ZFIN ID: ZDB-PUB-140402-21
Morphological effects of g-quadruplex stabilization using a small molecule in zebrafish
Agarwal, T., Lalwani, M.K., Kumar, S., Roy, S., Chakraborty, T.K., Sivasubbu, S., and Maiti, S.
Date: 2014
Source: Biochemistry   53(7): 1117-1124 (Journal)
Registered Authors: Sivasubbu, Sridhar
Keywords: none
MeSH Terms:
  • Animals
  • Cadherins/genetics*
  • Calorimetry
  • Circular Dichroism
  • G-Quadruplexes/drug effects*
  • Ligands
  • Molecular Structure
  • Nucleotide Motifs
  • Peptides, Cyclic/chemistry*
  • Peptides, Cyclic/pharmacology*
  • Promoter Regions, Genetic/genetics
  • Structure-Activity Relationship
  • Zebrafish*/embryology
PubMed: 24476096 Full text @ Biochemistry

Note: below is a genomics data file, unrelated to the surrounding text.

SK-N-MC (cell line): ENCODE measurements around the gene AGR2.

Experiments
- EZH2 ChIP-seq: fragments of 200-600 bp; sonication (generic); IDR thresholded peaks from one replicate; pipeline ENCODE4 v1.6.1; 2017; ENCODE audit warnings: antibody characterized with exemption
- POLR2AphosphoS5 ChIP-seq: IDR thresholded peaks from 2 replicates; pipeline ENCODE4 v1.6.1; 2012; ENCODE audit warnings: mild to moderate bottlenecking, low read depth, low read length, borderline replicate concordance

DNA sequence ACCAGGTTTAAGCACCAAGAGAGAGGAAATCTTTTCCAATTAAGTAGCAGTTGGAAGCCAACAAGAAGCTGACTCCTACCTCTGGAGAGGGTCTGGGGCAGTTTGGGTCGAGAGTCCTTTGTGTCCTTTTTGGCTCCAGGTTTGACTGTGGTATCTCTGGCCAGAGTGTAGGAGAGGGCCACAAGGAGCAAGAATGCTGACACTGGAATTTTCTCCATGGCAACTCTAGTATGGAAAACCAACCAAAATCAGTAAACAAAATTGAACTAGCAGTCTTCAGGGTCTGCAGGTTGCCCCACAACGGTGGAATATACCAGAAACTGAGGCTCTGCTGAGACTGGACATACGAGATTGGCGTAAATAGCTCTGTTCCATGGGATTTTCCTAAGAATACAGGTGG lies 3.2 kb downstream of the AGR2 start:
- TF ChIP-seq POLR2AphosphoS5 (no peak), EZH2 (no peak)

Zebrafish (Danio rerio) embryos are transparent and advantageous for studying early developmental changes due to ex utero development, making them an appropriate model for studying gene expression changes as a result of molecular targeting. Zebrafish embryos were injected with a previously reported G-quadruplex selective ligand, and the phenotypic changes were recorded. We report marked discrepancies in the development of intersegmental vessels. In silico analysis determined that the putative G-quadruplex motif occur in the upstream promoter region of the Cdh5 (N-cadherin) gene. A real-time polymerase chain reaction-based investigation indicated that in zebrafish, CDH-2 (ZN-cad) was significantly downregulated in the ligand-treated embryos. Biophysical characterization of the interaction of the ligand with the G-quadruplex motif found in this promoter yielded strong binding and stabilization of the G-quadruplex with this ligand. Hence, we report for the first time the phenotypic impact of G-quadruplex targeting with a ligand in a vertebrate organism. This study has unveiled not only G-quadruplex targeting in non-human animal species but also the potential that G-quadruplexes can provide a ready tool for understanding the phenotypic effects of targeting certain important genes involved in differentiation and developmental processes in a living eukaryotic organism.